Another workshop I attended was conducted by RCAC and known as the Start, Grow, Revive your business which shared similar activities as ROCE (Recharge Our Community Economy). This was more focused on individuals who wanted to have their own sustainable business with the intention of creating a market for their community as well. The idea of buying local was introduced. So each individual in the community plays a vital role in supporting each other but in turn helping the local tribal economy to be sustainable and resilient. One of the many participants in the workshop named Jason had a brilliant idea to grow hemp. Before anyone of you starts thinking about Cannabis, let me get your “high hopes” back on the ground. Let me start by stating the difference between Hemp and Marijuana. Industrial hemp and marijuana are varieties of the same plant, Cannabis sativa L., that have developed due to selective breeding. The plant family Cannabaceae contains both industrial hemp and marijuana, also includes the hops plant which is used in the brewing process. By both federal and state law, hemp should contain less than 0.3% THC (tetrahydrocannabinol) on a dry weight basis.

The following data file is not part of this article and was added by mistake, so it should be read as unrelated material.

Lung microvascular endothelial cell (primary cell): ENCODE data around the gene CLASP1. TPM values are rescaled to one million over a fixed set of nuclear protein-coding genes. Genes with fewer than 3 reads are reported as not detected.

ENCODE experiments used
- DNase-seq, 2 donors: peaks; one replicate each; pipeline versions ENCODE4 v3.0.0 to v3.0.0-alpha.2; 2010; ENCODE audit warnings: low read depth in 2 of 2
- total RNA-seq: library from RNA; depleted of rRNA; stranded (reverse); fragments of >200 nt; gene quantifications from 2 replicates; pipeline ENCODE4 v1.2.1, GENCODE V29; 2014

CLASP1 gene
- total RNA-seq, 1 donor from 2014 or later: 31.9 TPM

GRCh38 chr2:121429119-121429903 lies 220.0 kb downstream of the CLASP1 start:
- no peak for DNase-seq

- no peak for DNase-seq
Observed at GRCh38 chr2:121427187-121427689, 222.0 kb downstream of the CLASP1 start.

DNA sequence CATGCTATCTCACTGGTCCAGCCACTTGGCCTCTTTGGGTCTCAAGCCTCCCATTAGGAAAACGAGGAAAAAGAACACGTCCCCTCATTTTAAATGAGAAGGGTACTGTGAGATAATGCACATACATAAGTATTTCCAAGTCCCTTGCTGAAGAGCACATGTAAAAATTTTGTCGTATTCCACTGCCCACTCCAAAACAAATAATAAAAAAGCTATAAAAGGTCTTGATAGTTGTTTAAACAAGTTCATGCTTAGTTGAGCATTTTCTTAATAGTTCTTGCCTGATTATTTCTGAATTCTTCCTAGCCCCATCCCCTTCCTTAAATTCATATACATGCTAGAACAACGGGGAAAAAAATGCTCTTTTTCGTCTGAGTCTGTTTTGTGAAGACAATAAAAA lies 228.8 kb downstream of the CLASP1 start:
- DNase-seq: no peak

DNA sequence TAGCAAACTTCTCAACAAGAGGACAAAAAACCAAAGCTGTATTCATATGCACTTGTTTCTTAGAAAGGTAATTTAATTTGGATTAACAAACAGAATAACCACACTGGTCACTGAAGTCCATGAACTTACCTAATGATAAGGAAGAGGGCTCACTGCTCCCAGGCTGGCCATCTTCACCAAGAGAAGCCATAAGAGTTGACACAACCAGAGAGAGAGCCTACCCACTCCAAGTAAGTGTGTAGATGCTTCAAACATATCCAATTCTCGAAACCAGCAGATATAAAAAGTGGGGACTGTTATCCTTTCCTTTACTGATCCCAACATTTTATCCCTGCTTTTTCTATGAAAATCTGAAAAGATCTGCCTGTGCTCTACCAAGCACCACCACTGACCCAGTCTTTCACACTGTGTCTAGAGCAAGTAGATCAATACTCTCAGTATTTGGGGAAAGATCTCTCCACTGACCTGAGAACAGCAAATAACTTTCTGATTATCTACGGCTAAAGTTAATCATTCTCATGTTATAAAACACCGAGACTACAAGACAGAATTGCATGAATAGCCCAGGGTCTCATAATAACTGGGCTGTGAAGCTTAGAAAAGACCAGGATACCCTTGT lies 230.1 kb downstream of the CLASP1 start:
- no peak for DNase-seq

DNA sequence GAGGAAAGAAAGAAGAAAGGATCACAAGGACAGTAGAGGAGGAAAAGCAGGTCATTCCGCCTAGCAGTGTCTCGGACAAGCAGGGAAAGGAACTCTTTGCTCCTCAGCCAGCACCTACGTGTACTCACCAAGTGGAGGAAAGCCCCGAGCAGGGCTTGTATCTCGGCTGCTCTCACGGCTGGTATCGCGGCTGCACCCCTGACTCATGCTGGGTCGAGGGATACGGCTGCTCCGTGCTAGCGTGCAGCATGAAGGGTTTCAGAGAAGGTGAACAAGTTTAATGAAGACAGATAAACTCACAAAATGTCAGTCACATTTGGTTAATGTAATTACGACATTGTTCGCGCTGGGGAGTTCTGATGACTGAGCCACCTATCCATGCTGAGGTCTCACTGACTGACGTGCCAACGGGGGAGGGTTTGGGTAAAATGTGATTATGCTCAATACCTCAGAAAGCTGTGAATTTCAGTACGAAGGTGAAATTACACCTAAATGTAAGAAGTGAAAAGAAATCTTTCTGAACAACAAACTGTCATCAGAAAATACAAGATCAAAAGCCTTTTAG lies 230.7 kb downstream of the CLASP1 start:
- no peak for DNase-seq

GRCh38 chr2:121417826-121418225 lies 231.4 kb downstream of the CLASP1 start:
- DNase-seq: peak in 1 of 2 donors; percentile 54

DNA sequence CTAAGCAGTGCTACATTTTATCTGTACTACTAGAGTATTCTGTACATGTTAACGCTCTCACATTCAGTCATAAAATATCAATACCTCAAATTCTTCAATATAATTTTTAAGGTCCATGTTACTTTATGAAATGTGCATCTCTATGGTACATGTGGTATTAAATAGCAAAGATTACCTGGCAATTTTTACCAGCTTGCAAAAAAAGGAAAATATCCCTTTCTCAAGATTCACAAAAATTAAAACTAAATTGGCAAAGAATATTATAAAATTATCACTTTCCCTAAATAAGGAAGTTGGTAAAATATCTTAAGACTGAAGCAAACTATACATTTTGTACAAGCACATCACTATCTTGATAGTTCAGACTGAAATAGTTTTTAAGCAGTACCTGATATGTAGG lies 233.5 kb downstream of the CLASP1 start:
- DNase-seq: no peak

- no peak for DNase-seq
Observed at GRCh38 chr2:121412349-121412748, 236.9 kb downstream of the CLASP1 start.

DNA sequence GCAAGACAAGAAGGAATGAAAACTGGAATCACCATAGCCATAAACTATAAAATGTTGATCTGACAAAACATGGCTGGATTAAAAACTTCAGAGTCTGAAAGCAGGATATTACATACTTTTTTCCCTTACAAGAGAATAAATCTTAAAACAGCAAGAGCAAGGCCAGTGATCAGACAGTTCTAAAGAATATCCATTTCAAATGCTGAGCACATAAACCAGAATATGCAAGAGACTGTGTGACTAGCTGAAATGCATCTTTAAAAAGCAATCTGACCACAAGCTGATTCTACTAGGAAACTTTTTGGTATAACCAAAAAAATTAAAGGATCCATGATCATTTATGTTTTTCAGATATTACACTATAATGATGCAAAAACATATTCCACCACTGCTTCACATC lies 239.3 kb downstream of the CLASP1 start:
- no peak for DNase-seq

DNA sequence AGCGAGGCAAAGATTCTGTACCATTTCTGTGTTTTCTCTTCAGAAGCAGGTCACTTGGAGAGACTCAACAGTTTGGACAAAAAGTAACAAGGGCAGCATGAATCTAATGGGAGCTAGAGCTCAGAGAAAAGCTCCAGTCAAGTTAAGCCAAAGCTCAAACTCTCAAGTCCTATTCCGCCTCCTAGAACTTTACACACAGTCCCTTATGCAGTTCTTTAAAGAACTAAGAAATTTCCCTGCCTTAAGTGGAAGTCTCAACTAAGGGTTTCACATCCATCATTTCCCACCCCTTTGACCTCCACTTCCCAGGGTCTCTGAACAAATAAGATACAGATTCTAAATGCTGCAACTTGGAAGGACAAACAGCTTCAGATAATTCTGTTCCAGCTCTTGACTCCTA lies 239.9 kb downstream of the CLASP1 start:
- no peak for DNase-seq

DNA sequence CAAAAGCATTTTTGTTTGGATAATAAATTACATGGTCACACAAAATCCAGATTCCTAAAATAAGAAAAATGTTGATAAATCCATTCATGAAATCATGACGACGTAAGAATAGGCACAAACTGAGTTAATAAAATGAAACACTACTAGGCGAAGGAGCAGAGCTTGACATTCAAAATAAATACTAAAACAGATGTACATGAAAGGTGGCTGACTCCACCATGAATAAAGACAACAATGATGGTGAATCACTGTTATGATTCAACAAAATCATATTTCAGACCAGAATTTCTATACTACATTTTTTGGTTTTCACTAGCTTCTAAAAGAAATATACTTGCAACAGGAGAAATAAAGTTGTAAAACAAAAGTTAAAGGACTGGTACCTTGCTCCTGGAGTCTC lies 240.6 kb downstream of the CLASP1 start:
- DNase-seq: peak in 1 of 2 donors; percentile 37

Hemp has accompanied humans from their earliest industrial endeavours. It is now several thousand years since humans transformed hemp into serviceable products, and for a long time, hemp was one of our most important commodities and was recognized as such. And then, little by little, it fell into disuse, becoming a statistical non-entity and eventually just a word in our dictionaries. In the past, hemp has known both highs and lows, and it is possible that, like the phoenix from the ashes, it is now making a comeback. My fascination with Hemp grew immensely, not because of the CBD oil which is processed on large-scale industrial bases for its non-psychoactive properties to treat various mental health issues like medicinal marijuana, but the use of industrial hemp for its fuel, paper, fabric and plastics as an alternative to our current use of resources. If we talk about sustainability, reducing our waste, consumption of energy and water, hemp might be the way to combat these issues with its various applications of the by-product. Before cotton, hemp was a leading textile crop. The discovery of other fibers like cotton and synthetics forced hemp off the world view and into a more niche market however, it creates a much more sustainable product than other materials. Hemp is a plant that grows very rapidly, faster than weeds in fact, and does not require pesticides. Its fibers can be used to create several different woven textiles, which are then processed to create different value-added products ranging from apparel to insulation. There are social as well as environmental benefits in many hemp products, but specifically, the durability of hemp is relevant in textiles.